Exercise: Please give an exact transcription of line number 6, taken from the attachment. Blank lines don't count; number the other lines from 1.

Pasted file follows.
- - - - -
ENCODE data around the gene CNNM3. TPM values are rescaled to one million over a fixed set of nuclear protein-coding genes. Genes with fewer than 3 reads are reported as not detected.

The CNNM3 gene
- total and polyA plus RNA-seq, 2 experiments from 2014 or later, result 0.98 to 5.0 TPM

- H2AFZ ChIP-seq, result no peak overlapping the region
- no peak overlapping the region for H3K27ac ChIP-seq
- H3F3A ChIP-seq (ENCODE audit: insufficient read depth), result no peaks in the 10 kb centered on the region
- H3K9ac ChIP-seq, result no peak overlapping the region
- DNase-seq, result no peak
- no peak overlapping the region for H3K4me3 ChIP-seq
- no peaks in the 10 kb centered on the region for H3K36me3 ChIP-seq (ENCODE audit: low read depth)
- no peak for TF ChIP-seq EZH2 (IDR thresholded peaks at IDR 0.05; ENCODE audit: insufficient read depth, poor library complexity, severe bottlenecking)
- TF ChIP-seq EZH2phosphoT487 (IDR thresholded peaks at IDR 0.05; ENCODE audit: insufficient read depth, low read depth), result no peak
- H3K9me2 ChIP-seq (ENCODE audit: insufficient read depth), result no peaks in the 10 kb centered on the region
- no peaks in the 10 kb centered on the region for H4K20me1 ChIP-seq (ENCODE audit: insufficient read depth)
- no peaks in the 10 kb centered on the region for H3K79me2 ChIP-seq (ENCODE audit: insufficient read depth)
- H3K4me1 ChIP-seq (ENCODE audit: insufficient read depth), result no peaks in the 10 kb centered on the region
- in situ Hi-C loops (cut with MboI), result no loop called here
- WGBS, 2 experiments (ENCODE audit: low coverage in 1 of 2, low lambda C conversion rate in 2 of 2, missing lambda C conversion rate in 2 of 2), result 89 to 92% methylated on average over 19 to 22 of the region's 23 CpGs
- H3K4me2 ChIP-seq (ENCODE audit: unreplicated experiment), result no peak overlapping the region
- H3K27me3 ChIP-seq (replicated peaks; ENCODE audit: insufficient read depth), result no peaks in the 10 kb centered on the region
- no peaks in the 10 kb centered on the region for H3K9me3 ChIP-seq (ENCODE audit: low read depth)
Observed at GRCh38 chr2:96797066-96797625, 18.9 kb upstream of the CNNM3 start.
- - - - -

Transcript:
- H3F3A ChIP-seq (ENCODE audit: insufficient read depth), result no peaks in the 10 kb centered on the region